[IMAGE: Courtesy of 2GB]
New South Wales Premier Chris Minns is back to his old tricks. This time he has floated the redevelopment of a Sydney racecourse to create a ‘mini city’ that could be home to as many as 75,000 new residents.
Rosehill Racecourse would be relocated to make way for a new ‘mini-city’ with 25,000 homes with an extra Metro West station under a plan devised by Minns and the Australian Turf Club (ATC). The Sydney Morning Herald reports the turf club, which owns the track, has proposed moving the racecourse to another site.
The ATC proposal would see it develop Rosehill Gardens into a residential, entertainment and parkland precinct that’s anticipated to raise $5 billion. The premier labelled it a “once-in-a-generation opportunity” to build more homes and tackle Sydney’s housing crisis.
“This is exactly the type of proposal my government has been talking about over the last six months. The more supply we have, the more we can drive down cost-of-living pressure, whether it’s for renters or those wanting to buy their own home,” Minns told the Herald.
In just nine months since ‘winning’ office, the Minns Labor Government has attacked golf courses, bowling clubs and now racecourses. It appears any green space in Sydney’s metropolitan area is ripe for the picking.
In October, Minns announced plans to reduce Moore Park Golf from 18 holes to nine. Twenty hectares of the iconic public course is slated to be repurposed into parkland by mid-2026 to cope with huge population growth in the area. That’s despite the fact there is 189 hectares of green space at nearby Centennial Park.
The premier later conceded he made the decision after lobbying from City of Sydney Lord Mayor Clover Moore who has long advocated for the golf course to be transformed into parkland. It’s worth adding that at the 2023 NSW election, the Minns Labor Government didn’t win enough seats to form a majority and relies on three independents to pass legislation.
Elsewhere, properties on crown land face substantial rent increases from the NSW government. For instance, Bondi Bowling Club has been slugged with a rent increase from $22,000 per year to $95,000. Many volunteer-run clubs face the reality of closure.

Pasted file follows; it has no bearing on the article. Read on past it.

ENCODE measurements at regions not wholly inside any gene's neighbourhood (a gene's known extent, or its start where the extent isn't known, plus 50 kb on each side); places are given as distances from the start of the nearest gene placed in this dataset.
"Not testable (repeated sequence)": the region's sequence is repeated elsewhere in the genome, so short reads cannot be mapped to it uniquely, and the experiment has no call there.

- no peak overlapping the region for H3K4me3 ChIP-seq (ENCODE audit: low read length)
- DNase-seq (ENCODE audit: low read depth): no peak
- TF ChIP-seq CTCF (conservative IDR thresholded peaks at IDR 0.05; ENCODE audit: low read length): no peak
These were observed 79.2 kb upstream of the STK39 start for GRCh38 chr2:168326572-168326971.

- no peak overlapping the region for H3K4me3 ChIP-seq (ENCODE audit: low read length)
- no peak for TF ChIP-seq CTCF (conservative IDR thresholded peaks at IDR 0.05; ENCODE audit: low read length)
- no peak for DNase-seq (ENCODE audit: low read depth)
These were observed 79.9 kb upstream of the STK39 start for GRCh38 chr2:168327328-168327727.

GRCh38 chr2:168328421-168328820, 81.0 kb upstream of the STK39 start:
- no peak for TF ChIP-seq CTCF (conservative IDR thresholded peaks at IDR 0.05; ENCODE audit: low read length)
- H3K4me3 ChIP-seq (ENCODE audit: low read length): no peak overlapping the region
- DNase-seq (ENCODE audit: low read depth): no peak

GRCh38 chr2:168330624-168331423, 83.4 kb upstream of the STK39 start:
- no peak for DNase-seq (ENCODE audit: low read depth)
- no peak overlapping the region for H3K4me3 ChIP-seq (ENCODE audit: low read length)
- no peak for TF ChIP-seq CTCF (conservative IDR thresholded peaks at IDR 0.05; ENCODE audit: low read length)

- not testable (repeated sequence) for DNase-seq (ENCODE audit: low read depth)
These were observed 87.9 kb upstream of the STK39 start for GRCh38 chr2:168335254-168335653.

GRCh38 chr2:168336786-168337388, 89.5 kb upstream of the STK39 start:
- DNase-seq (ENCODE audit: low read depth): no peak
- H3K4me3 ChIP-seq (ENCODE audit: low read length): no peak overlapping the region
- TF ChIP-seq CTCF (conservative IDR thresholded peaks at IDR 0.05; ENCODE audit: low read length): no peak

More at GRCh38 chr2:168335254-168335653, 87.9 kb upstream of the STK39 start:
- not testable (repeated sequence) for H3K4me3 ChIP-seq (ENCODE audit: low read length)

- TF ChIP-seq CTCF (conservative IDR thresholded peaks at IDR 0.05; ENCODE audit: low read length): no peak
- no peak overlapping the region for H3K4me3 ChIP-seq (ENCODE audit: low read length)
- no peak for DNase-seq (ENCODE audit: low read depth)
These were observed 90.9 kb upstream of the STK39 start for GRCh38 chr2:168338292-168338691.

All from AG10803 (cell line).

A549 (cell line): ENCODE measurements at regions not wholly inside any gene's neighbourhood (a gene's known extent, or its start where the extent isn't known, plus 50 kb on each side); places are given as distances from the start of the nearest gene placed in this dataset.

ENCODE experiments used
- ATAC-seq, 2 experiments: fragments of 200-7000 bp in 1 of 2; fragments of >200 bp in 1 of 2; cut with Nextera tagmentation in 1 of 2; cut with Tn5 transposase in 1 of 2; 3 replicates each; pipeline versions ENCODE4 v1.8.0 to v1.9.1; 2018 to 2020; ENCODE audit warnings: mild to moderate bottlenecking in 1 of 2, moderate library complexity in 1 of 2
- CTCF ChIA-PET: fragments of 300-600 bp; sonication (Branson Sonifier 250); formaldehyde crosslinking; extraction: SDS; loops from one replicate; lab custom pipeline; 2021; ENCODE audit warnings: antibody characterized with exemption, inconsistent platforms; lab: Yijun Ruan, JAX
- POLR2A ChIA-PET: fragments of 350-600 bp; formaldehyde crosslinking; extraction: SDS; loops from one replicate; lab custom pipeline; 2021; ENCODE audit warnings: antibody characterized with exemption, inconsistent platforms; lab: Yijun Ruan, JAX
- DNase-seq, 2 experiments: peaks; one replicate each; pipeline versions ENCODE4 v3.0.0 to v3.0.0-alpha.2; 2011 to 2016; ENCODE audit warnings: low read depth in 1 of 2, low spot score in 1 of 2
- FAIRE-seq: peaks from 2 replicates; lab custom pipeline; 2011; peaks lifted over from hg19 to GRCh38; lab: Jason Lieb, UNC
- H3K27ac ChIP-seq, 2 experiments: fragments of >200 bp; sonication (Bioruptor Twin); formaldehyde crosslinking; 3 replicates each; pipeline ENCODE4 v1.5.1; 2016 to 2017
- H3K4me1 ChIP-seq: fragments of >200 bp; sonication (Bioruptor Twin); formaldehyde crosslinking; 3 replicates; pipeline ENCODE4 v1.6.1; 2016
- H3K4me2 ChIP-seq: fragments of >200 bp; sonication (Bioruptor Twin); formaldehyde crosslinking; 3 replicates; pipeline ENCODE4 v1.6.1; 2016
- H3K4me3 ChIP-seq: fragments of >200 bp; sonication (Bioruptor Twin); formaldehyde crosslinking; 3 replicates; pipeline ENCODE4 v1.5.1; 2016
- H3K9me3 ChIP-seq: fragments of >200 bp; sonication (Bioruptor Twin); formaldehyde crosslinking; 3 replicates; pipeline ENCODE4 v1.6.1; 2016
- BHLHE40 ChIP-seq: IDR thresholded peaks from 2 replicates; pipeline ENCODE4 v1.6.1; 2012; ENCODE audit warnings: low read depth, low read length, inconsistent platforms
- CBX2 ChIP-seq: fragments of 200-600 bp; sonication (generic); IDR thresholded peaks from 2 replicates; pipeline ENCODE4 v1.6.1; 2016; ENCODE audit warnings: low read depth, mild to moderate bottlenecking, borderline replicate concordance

The irony is that Minns criticised the NSW Liberal Government’s sale of fixed electricity assets. It appears Labor’s focus is to convert any asset not pinned to the ground into something to relieve Sydney’s residential problems. Clean up: aisle 4.
Liberal. Labor. Two cheeks of the same arse.
Minns, 44, was first elected to public office in 2004 as a Penshurst ward councillor to Hurstville City Council. Minns left the council in 2008 after serving a single term. He subsequently worked on the staff of Carl Scully and John Robertson, two powerbrokers in NSW politics. Since being elected as the Member for Kogarah in 2015, Minns has enjoyed a meteoric rise in state politics. In June 2021, Minns was elected unopposed as leader of the NSW Opposition. Now as premier he’s attempting to single-handedly solve the state’s housing crisis.
Any Sydney resident would have to wonder what’s next to be targeted to enhance residential development. Surf clubs? Sailing clubs? You have to wonder whether the only form of exercise in future may be a stroll at the local high-rise shopping centre.
If NSW had a theme song, surely it would be a rendition of the Dolly Parton/Kenny Rogers classic, “Islands in the Stream”. Re-imagining the lyrics, we would sing:
Apartments in the sky
That is what we are
Stacked up in-between
How can we be wrong
Flail away with me to another world
And we rely on each other, ah-ah
From tax payer to another, ah-ah